There’s also a severe disconnect in the cash flow multiple.

The current P/CF ratio of 8.6 is well off of the stock’s five-year average P/CF ratio of 15.9, despite an acceleration in growth.

And the yield, as noted earlier, is significantly higher than its own recent historical average.

So the stock looks cheap when looking at basic valuation metrics. But how cheap might it be? What would a rational estimate of intrinsic value look like?

I valued shares using a dividend discount model analysis.

I factored in a 10% discount rate and a long-term dividend growth rate of 7%.

This DGR is just a tad lower than what I ordinarily use in the pharmaceutical space.

Compared to the company’s long-term EPS growth rate, CFRA’s near-term EPS growth projection, and the last two dividend increases, it’s very conservative.

But I would argue that it’s appropriate to be cautious.

The large Celgene acquisition is still new and unproven. The balance sheet is now leveraged. And there’s a looming patent cliff on the company’s most important drug.

It’s certainly possible, if not likely, that the company will grow its dividend at a higher rate than I’m modeling, but I’d rather err on the side of caution.

The DDM analysis gives me a fair value of $77.04.

The reason I use a dividend discount model analysis is because a business is ultimately equal to the sum of all the future cash flow it can provide.

The DDM analysis is a tailored version of the discounted cash flow model analysis, as it simply substitutes dividends and dividend growth for cash flow and growth.

It then discounts those future dividends back to the present day, to account for the time value of money since a dollar tomorrow is not worth the same amount as a dollar today.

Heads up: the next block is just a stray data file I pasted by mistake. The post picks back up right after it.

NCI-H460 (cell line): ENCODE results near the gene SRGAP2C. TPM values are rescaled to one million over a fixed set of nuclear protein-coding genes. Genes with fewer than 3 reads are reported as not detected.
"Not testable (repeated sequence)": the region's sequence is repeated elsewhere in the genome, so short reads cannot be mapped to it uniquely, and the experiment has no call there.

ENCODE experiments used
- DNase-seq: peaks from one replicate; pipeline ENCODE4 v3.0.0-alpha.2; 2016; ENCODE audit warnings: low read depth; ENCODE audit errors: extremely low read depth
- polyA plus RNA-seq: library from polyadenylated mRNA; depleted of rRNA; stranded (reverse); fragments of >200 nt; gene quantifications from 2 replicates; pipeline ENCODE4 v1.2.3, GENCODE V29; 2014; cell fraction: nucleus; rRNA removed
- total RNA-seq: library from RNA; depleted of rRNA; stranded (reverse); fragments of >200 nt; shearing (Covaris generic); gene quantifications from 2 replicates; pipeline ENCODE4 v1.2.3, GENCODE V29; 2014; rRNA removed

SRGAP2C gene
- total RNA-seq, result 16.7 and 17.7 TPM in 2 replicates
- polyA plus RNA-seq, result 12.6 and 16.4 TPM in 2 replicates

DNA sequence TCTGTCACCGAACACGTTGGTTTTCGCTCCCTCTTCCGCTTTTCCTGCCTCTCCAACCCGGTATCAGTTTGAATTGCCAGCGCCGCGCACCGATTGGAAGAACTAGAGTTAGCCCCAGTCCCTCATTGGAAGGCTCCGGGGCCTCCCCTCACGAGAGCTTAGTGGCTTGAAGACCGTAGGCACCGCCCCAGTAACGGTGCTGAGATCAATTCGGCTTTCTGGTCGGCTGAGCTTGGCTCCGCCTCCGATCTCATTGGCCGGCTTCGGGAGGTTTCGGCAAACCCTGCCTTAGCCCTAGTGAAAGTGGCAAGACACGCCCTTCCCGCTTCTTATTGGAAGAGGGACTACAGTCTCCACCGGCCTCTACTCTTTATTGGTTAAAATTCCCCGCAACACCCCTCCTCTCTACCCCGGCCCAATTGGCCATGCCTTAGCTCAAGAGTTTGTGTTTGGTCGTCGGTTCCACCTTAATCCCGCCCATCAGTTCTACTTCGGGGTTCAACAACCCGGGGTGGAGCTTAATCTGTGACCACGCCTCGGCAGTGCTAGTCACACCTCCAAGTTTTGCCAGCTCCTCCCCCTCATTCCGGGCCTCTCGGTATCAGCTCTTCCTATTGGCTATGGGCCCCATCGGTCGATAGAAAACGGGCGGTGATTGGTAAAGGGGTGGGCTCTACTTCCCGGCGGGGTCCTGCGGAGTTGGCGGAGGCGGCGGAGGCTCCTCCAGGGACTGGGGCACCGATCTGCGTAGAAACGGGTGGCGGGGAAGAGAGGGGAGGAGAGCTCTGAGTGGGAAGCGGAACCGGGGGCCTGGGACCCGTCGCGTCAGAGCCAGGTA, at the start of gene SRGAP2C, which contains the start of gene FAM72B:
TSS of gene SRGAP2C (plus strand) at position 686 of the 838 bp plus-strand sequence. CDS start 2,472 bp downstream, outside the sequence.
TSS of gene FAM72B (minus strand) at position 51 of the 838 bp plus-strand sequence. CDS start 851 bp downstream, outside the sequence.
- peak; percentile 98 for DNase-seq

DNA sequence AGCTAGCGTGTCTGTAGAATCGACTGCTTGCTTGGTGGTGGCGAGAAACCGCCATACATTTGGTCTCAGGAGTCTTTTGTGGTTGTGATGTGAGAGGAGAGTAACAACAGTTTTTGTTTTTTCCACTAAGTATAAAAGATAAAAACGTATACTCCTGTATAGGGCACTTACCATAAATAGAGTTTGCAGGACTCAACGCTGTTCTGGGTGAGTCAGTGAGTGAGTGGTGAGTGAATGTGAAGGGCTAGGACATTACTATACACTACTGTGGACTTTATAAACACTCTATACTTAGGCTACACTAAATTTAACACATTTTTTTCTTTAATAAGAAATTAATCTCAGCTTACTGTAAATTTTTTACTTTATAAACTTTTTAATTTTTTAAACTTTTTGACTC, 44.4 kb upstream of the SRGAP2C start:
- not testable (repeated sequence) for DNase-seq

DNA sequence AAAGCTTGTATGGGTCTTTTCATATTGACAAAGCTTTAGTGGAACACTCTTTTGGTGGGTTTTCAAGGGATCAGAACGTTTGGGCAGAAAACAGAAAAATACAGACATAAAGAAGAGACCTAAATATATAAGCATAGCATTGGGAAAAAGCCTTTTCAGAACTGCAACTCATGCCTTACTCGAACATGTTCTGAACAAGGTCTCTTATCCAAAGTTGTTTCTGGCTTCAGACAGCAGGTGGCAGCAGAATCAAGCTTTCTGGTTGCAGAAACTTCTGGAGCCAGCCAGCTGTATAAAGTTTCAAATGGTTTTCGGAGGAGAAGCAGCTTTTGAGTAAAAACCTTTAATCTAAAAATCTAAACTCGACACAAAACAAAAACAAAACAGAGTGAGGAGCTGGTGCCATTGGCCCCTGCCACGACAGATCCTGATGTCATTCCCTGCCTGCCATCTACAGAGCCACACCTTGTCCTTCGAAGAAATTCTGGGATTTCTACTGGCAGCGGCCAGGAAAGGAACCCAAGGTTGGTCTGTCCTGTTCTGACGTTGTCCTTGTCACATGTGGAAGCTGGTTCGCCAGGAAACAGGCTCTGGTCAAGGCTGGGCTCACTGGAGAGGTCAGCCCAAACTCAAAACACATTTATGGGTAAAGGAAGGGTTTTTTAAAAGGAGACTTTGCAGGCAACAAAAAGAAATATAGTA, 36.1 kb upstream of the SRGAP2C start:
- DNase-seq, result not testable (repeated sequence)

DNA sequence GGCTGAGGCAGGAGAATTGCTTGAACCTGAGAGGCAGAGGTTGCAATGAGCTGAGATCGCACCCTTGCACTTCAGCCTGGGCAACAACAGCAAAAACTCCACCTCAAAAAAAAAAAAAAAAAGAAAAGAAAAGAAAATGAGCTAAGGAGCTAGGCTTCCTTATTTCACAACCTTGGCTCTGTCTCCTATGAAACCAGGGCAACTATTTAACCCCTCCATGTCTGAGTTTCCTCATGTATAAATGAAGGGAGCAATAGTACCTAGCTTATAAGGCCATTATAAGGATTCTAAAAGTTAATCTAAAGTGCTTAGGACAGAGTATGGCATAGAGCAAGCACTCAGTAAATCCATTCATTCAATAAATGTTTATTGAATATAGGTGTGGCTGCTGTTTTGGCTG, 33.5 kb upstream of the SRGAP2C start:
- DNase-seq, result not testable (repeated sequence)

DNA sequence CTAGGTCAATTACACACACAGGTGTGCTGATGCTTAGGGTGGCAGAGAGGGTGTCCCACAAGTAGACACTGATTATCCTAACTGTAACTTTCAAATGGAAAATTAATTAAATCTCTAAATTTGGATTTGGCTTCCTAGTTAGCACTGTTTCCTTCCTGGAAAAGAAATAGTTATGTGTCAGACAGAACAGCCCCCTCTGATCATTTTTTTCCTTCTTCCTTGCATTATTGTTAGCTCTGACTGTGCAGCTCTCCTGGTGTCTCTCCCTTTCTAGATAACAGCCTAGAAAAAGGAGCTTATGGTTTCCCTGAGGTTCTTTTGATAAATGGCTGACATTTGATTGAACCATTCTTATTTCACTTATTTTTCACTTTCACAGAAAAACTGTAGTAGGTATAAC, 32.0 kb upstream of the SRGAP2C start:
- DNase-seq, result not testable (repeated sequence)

I find it to be a fairly accurate way to value dividend growth stocks.

I feel like I was being careful and prudent with my valuation, yet the stock still looks downright cheap.

But we’ll now compare that valuation with where two professional stock analysis firms have come out at.

This adds balance, depth, and perspective to our conclusion.

Morningstar, a leading and well-respected stock analysis firm, rates stocks on a 5-star system.

1 star would mean a stock is substantially overvalued; 5 stars would mean a stock is substantially undervalued. 3 stars would indicate roughly fair value.

Morningstar rates BMY as a 4-star stock, with a fair value estimate of $68.00.

CFRA is another professional analysis firm, and I like to compare my valuation opinion to theirs to see if I’m out of line.

They similarly rate stocks on a 1-5 star scale, with 1 star meaning a stock is a strong sell and 5 stars meaning a stock is a strong buy. 3 stars is a hold.

CFRA rates BMY as a 3-star “HOLD”, with a 12-month target price of $60.00.

I ended up on the high end this time, but CFRA’s number looks light to me. Averaging the three numbers out gives us a final valuation of $68.35, which would indicate the stock is possibly 15% undervalued.

Bottom line: Bristol-Myers Squibb Co. is a high-quality biopharmaceutical company that looks more investable than ever before to me. A big buyback program, growth acceleration, a strong branded drug portfolio, and a healthy pipeline all bode well. With a market-beating 3.6% yield, more than 10 consecutive years of dividend increases, a recent 10%+ dividend raise, a low payout ratio, and the potential that shares are 15% undervalued, this high-quality dividend growth stock is a highly worthy long-term idea here.

-Jason Fieber

P.S. If you’d like access to my entire six-figure dividend growth stock portfolio, as well as stock trades I make with my own money, I’ve made all of that available exclusively through Patreon.

Note from DTA: How safe is BMY’s dividend? We ran the stock through Simply Safe Dividends, and as we go to press, its Dividend Safety Score is 79. Dividend Safety Scores range from 0 to 100. A score of 50 is average, 75 or higher is excellent, and 25 or lower is weak. With this in mind, BMY’s dividend appears Safe with an unlikely risk of being cut. Learn more about Dividend Safety Scores here.